Throws (reviewed by Thomas Haynes)

ThrowsThrows’ debut album documents an Icelandic adventure through a range of musical styles with soulful vocals and awkward drum beats. The resultant noises can be compared to The XX, slower Super Furry Animal numbers and The Polyphonic Spree.

Throws is a collaboration between old friends and collaborators Mike Lindsay and Sam Genders, formally of Tunng, who found themselves rekindling their friendship while meandering across the unearthly Icelandic landscape and recording songs along the way.
The album features space-laden tunes with soulful high-pitched falsettos provided by the Northern tones of Sam, which are reminiscent of Bon Ivor.

Awkward drum loops and freestyle live drumming prick your attention and stop this record fading into the background, while string and key arrangements provide some warmth and depth. On first listen the album sounds grounded in folk, but you soon discover some surprises such as a bit of gospel in the opening track ‘The Harbour’ and a lashing of mowtown midway through the beautifully moody ‘High Pressure Front’.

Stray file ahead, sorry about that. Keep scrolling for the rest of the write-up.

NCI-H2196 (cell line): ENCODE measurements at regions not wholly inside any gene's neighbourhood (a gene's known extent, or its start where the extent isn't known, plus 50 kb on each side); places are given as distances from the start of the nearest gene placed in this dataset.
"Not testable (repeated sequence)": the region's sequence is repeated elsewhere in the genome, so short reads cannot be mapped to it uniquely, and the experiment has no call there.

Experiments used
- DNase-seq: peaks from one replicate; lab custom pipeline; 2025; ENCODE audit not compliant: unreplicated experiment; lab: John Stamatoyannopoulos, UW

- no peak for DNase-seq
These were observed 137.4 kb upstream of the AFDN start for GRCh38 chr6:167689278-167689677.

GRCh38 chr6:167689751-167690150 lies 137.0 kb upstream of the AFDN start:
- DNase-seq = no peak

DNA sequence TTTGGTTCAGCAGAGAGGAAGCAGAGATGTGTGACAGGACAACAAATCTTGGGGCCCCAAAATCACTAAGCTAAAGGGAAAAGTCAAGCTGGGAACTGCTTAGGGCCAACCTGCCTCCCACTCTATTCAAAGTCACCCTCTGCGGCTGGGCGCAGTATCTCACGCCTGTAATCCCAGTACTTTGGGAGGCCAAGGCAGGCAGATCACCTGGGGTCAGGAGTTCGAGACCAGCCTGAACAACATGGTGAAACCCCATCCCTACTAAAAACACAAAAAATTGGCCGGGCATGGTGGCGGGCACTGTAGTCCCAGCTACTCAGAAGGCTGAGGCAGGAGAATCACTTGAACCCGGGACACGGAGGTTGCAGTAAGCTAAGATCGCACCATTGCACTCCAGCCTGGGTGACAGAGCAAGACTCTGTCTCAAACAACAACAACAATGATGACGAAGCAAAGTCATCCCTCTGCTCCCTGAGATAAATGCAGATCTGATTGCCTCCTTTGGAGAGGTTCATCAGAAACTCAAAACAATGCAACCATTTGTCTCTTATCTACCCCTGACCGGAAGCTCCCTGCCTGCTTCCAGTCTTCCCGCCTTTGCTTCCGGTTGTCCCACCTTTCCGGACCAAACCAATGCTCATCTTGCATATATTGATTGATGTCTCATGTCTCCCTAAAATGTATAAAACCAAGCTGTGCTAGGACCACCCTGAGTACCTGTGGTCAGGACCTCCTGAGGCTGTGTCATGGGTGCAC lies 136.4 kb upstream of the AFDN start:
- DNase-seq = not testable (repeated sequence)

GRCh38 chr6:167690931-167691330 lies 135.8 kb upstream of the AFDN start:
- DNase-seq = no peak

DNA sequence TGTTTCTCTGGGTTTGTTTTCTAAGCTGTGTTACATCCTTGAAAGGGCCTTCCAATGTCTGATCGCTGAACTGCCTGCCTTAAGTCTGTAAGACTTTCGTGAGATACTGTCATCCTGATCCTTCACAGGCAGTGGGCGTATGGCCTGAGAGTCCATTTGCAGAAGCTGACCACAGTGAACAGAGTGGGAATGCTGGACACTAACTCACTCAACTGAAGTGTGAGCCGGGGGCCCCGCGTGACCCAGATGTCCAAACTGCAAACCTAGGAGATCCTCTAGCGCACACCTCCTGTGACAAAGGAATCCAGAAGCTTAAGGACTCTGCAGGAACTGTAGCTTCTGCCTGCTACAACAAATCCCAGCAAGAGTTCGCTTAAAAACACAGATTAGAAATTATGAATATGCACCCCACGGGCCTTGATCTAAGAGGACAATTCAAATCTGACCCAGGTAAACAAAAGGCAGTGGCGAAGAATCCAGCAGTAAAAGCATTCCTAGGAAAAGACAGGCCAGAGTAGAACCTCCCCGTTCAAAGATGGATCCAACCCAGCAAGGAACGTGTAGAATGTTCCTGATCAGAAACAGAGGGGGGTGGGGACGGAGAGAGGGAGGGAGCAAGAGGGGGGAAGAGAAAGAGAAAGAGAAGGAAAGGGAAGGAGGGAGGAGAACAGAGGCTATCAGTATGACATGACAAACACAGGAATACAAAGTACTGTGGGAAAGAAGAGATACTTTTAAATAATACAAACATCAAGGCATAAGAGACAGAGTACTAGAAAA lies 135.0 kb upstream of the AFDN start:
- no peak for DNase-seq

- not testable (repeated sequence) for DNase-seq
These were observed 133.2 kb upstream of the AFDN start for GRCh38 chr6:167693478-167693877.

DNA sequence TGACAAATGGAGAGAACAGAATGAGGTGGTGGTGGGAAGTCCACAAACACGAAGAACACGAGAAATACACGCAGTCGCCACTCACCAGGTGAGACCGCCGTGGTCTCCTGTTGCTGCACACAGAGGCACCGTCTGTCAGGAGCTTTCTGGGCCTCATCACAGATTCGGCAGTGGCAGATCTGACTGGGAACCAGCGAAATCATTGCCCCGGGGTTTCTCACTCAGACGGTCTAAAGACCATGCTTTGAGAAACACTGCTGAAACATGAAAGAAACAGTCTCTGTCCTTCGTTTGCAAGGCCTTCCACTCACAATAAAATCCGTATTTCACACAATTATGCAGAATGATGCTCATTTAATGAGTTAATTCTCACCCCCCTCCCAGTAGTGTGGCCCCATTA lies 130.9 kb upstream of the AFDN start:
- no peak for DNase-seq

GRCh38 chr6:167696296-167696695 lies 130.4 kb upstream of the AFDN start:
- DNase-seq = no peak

It was the front cover that first attracted this reviewer/coastal botanist, which features a large area of Spartina anglica fronting a saltmarsh and some conspicuous and defiant naked people in the middle distance.

Stand out songs include ‘Silence In Between’ which has a tender folk vibe, the moody repeating mantra of ‘High Pressure Font’, with its gradually-building string arrangement, the melancholy ‘Sun Gun’ and the exquisite spoken word and lyrics torn from some Nordic fairytale on final track ‘Under The Ice’.

Throws tells a story of travel, friendship and things lost and found which we have the opportunity to glimpse through these musical etchings. I look forward to hearing more from this duo.


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